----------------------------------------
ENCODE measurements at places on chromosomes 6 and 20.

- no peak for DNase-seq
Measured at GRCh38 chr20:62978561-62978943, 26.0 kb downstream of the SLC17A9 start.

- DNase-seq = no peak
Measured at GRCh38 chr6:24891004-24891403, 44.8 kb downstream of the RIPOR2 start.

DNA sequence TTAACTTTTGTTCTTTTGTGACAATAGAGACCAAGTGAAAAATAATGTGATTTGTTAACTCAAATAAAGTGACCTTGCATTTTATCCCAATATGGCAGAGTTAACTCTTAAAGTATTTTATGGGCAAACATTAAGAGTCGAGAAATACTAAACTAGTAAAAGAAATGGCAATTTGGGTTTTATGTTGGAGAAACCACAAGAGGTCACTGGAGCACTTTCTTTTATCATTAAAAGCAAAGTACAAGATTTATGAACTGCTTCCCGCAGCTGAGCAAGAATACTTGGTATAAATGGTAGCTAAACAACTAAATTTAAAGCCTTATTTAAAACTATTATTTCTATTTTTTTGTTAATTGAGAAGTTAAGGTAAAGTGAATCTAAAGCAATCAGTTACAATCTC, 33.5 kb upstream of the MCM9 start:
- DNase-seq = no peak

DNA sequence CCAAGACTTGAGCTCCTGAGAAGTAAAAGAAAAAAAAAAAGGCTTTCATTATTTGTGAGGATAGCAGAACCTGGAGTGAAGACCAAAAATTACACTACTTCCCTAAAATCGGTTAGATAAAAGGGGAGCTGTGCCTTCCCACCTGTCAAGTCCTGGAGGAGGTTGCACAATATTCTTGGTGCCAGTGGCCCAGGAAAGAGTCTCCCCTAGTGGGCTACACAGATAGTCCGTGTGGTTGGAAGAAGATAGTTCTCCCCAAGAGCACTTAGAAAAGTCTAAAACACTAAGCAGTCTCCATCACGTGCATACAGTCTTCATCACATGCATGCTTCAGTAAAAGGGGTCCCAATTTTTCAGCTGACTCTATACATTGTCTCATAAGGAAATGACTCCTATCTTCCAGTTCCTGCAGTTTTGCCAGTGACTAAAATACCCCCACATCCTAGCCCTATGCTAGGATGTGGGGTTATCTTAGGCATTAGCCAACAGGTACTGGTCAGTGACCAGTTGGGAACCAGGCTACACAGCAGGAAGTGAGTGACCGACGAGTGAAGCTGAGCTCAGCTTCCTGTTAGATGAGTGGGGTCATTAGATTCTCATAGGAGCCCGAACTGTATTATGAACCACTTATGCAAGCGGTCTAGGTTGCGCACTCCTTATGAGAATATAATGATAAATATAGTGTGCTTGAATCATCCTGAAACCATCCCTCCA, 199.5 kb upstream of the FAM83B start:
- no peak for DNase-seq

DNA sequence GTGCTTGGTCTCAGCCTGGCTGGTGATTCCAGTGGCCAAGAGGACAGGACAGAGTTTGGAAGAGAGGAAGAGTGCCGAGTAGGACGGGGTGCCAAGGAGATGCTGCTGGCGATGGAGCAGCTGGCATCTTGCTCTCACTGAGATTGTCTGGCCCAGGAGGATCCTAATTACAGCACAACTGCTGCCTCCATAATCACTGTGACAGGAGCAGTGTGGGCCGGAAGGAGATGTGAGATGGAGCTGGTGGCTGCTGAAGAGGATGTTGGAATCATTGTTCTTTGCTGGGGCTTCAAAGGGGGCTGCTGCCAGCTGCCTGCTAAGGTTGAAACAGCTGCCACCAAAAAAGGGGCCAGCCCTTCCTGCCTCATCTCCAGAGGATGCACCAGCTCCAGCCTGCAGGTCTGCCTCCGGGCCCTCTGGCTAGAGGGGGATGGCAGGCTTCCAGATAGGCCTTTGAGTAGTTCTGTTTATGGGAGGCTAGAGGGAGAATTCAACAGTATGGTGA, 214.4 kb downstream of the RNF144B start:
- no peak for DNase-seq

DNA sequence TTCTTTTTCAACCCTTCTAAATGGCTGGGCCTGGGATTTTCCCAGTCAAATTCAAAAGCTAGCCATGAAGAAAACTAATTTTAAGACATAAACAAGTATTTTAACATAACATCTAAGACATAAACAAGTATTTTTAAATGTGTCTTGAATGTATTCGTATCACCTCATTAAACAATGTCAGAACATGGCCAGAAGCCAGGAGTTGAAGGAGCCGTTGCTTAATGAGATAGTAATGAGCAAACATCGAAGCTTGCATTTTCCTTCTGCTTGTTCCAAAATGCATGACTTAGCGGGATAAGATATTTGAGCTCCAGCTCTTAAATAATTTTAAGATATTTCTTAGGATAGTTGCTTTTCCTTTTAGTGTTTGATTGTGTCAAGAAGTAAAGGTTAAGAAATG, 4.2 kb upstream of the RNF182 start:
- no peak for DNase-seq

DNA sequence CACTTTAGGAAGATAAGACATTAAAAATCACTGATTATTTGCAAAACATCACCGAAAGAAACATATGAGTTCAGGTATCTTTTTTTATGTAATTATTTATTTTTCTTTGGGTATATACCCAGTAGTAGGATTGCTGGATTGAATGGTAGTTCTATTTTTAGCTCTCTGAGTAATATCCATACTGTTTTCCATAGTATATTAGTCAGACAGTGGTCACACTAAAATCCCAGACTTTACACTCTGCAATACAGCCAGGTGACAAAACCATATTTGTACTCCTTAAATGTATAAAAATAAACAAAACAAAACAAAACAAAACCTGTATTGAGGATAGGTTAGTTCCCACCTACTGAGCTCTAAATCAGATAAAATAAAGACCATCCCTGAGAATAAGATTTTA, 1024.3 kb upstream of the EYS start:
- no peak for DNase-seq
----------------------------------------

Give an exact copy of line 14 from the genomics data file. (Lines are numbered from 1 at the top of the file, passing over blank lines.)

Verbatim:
DNA sequence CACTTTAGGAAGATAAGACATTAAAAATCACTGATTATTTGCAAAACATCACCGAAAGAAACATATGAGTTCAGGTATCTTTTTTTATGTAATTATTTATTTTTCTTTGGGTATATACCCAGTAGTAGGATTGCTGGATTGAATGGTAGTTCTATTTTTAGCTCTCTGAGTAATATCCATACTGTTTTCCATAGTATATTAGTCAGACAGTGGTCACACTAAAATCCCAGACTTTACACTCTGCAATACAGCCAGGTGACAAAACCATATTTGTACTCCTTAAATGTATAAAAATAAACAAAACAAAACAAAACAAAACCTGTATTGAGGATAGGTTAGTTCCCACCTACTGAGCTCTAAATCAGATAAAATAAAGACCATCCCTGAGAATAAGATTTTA, 1024.3 kb upstream of the EYS start: